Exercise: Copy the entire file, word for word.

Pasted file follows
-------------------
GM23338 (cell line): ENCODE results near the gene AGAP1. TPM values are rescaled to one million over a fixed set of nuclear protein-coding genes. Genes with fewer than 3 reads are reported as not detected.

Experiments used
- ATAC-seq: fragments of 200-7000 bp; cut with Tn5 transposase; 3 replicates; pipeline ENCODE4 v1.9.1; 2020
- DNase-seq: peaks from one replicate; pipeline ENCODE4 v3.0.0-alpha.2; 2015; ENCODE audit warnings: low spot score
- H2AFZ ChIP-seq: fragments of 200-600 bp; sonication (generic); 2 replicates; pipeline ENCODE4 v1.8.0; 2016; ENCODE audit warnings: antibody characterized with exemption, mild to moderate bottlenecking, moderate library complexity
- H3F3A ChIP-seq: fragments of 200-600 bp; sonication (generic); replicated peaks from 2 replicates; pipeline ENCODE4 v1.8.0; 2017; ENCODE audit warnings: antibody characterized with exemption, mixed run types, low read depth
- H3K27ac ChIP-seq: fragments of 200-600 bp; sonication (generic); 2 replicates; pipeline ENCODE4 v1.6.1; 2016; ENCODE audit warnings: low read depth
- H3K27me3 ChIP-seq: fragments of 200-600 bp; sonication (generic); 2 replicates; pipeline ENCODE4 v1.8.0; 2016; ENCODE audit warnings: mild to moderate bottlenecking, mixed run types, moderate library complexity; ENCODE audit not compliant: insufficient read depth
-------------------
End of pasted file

GM23338 (cell line): ENCODE results near the gene AGAP1. TPM values are rescaled to one million over a fixed set of nuclear protein-coding genes. Genes with fewer than 3 reads are reported as not detected.

Experiments used
- ATAC-seq: fragments of 200-7000 bp; cut with Tn5 transposase; 3 replicates; pipeline ENCODE4 v1.9.1; 2020
- DNase-seq: peaks from one replicate; pipeline ENCODE4 v3.0.0-alpha.2; 2015; ENCODE audit warnings: low spot score
- H2AFZ ChIP-seq: fragments of 200-600 bp; sonication (generic); 2 replicates; pipeline ENCODE4 v1.8.0; 2016; ENCODE audit warnings: antibody characterized with exemption, mild to moderate bottlenecking, moderate library complexity
- H3F3A ChIP-seq: fragments of 200-600 bp; sonication (generic); replicated peaks from 2 replicates; pipeline ENCODE4 v1.8.0; 2017; ENCODE audit warnings: antibody characterized with exemption, mixed run types, low read depth
- H3K27ac ChIP-seq: fragments of 200-600 bp; sonication (generic); 2 replicates; pipeline ENCODE4 v1.6.1; 2016; ENCODE audit warnings: low read depth
- H3K27me3 ChIP-seq: fragments of 200-600 bp; sonication (generic); 2 replicates; pipeline ENCODE4 v1.8.0; 2016; ENCODE audit warnings: mild to moderate bottlenecking, mixed run types, moderate library complexity; ENCODE audit not compliant: insufficient read depth